Hopkins famously didn’t win The Apprentice. She was smart enough to realise, in what were the early days of reality TV, that the real prize was not going off to work for Sir Alan, selling shitty telephones in some shitty warehouse in Loughton – but fame.

And so, after graduating from Series 3 she became a professional outrage machine. Her persona was much the same as the one she had honed on the show. Straight talking, no nonsense, prepared to call fat people fat and desperate people ‘cockroaches.’ For a decade she moved from Big Brother sofa to Morning TV sofa and the strategy worked. She got a column in the Sun and then one at the Mail Online and eventually landed her own show on LBC. Those last gigs would have been very lucrative work and much better paid than anything she would have gained from the ‘apprenticeship.’ Hopkins’ Celebrity Big Brother fee was a reported £400k plus – there were book deals and other assorted TV work.

By early 2017 she was probably one of the best paid freelance journalists in Britain. And she wasn’t even a journalist.

But there was a problem. As her notoriety grew Katie Hopkins’ increasingly outrageous pronouncements were obliged to grow with it. She flew ever closer to the Sun. She seemed increasingly chaotic and out of control and this was especially clear on Twitter, where she busied herself dog whistling to her herd of followers.

Alan Sugar – ultimately responsible for the rise of Hopkins – in 2007

If you ride a tiger for money, you are obliged to ride it in ever more daring ways. But one day the thrill of the spectacle wears off – the crowds begin to drift away – and when you step down – you are eaten.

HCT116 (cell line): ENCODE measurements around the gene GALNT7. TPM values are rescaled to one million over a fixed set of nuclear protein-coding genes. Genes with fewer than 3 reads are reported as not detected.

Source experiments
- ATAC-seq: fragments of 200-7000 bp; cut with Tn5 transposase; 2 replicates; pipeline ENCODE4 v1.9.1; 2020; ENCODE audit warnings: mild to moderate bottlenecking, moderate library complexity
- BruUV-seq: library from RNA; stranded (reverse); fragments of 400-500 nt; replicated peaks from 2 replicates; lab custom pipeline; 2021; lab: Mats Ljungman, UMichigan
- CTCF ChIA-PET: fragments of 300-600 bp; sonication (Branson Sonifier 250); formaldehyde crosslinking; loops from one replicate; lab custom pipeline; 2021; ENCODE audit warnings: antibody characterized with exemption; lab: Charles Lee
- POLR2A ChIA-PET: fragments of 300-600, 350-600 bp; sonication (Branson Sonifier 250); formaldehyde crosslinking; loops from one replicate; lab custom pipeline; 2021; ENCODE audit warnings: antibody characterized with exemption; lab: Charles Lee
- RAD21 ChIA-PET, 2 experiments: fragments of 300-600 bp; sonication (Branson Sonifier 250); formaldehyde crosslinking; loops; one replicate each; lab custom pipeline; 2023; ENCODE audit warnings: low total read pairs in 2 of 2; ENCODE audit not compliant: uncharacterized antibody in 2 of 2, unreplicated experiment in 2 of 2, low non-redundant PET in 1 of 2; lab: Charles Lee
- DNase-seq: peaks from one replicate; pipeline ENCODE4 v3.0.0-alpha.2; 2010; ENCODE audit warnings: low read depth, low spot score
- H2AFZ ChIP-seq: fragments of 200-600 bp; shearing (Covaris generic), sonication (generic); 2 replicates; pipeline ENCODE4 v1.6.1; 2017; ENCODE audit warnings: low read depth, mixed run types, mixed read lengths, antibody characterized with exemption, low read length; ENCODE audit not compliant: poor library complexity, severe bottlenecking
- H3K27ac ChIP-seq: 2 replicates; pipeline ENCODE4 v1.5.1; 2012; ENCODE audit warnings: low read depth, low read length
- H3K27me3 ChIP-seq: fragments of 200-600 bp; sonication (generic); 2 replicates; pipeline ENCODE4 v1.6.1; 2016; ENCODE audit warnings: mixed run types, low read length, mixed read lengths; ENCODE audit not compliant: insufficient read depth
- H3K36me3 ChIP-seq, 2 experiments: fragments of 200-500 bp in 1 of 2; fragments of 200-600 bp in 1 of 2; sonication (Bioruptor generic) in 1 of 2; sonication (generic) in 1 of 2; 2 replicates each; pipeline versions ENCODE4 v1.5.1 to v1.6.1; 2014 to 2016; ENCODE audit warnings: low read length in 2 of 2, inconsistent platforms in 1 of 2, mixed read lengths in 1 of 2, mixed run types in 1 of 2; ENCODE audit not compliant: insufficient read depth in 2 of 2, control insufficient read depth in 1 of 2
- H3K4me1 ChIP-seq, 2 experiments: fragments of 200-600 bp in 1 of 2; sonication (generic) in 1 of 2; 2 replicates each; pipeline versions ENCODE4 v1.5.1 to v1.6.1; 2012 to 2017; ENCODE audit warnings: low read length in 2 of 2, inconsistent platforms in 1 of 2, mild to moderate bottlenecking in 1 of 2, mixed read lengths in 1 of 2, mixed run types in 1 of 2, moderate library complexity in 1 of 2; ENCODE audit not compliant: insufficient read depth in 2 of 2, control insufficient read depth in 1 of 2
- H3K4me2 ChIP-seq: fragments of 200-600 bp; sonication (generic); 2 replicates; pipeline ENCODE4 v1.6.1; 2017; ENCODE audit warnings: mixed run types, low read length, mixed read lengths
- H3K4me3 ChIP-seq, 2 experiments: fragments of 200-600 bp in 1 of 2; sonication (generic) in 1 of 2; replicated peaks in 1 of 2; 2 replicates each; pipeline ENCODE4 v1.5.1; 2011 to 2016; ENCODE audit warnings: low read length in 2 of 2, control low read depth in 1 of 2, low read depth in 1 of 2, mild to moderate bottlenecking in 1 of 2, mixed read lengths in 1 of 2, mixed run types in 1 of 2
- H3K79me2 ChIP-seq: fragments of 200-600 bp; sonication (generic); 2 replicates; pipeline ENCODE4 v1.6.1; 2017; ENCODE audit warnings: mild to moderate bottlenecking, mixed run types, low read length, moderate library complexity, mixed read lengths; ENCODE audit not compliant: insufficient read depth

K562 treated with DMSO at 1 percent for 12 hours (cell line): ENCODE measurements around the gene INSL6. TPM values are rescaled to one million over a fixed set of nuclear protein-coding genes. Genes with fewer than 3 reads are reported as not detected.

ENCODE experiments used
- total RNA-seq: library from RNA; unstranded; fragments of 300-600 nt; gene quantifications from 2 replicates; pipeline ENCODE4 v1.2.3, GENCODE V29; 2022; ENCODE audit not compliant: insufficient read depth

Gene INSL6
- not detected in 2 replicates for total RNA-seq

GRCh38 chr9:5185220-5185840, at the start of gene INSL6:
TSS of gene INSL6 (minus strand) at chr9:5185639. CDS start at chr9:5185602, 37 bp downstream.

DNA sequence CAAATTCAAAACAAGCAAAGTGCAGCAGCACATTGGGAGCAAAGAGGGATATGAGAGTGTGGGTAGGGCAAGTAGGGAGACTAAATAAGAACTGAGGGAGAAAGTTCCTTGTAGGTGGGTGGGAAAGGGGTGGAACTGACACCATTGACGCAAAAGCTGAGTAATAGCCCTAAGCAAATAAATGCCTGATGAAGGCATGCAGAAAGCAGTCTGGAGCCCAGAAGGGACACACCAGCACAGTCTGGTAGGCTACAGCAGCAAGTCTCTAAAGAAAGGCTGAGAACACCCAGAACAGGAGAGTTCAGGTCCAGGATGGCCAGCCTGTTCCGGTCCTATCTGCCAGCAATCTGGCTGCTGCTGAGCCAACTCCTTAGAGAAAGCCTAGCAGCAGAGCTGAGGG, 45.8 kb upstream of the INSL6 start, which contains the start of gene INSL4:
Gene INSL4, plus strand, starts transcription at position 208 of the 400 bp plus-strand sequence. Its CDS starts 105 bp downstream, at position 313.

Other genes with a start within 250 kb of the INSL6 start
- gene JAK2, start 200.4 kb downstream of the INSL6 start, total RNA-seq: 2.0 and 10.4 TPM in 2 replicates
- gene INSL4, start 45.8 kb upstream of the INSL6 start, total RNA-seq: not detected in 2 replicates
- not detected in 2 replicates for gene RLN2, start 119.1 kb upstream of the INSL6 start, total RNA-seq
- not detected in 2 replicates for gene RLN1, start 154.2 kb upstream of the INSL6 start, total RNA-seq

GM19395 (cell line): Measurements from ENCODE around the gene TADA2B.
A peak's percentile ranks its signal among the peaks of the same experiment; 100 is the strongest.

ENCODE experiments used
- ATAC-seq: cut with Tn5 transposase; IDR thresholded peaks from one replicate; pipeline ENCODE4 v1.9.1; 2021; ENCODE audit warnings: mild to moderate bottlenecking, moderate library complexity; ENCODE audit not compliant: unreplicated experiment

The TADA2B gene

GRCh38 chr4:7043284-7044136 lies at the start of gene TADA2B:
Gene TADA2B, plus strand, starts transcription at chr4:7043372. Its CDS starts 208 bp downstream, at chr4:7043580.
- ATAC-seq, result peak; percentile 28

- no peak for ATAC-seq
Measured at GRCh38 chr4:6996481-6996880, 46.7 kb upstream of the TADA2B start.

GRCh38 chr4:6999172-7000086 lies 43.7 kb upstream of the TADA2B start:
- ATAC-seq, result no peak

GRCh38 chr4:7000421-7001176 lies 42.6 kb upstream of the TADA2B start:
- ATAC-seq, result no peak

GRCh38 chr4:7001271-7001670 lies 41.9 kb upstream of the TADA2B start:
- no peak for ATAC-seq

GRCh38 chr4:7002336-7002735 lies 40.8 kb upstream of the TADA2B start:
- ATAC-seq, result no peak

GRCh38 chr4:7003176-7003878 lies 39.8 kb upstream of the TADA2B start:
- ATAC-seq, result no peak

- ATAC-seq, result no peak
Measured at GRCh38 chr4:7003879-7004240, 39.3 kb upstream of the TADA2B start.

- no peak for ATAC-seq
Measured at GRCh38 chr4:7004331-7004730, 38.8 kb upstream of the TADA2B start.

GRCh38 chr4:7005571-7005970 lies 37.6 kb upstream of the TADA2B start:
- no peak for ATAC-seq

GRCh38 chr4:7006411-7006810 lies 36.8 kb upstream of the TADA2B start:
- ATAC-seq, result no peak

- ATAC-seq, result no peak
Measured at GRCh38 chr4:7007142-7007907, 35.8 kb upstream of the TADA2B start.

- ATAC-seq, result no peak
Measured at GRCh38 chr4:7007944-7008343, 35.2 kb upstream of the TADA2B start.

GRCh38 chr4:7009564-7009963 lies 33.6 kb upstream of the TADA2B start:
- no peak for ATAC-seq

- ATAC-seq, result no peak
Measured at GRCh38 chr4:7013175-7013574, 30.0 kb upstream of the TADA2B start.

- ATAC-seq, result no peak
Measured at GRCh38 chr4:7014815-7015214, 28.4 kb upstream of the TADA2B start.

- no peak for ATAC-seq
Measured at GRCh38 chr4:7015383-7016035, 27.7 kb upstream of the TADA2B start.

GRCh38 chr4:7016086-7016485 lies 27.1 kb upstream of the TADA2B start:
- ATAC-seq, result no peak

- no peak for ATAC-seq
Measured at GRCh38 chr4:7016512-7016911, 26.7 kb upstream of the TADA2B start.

After the horrific suicide bombing in Manchester – that left that city shaking, this country mourning, twenty three mostly young lives lost and many dozens injured – she felt emboldened enough by the platform she had been given and the frenzy of her 800k followers to suggest that a ‘final solution’ was needed. This, finally, was the tipping point and she was dropped like a hot potato by both LBC and Mail Online.

At around the same time, Hopkins lost a costly libel case brought by food writer Jack Monroe.

Hopkins world – an increasingly desolate planet

With options shrinking and the mortgage payments racking up, she slinked off to Rebel Media and whatever they offered her it wasn’t close to what she was getting before. Hopkins was obliged to sell her family home and was brought close to bankruptcy. But still – she didn’t stop. It only seemed to encourage her. Worse – by throwing her lot in with the far right fringes rather than taking a step back and indulging in a little mea culpa – she toxified her brand even further and it seems unlikely that she will be able to crawl back into the mainstream any time soon.

With her options dwindling and bank balance shrinking the cruise must have seemed like a financial lifeline. But all of that now is a matter of speculation because earlier this week Levant announced that it was off.

“Regrettably the cruise has been cancelled” potential passengers were informed, “the company panicked and claimed there was a security risk…… We hope to come up with another platform that cannot be sabotaged by the leftist strategy of “de-platforming” conservatives including through the Antifa tactic of violence.”

This leaves Katie Hopkins with a problem – she has burned a lot of bridges and now she is stuck on a tiny platform with Ezra Levant which I for one would not wish on anybody.

It would be very easy at this point to laugh. Heartily. But I find myself feeling well if not sorry then almost sorry for her and most certainly for her children. Hopkins – like Trump – is a product of the false reality of so called reality TV. She has been obliged to play the part so long that she has become the Monster the Series 3 producers obviously set her up to be. Her downfall is her fault – and hers alone but there is perhaps a lesson to be learned in this very 21st century morality tale of greed, hubris and not knowing when to shut up.

Series 14 contestants take note.

“People knew what they were voting for in June 2016!” – really? Do our Brexit test and find out.

  1. Can you explain in one or two sentences what the Customs Union is – and what part Britain currently plays in it?
  2. What is a common external tariff?
  3. What is the WTO and very briefly, what are WTO rules?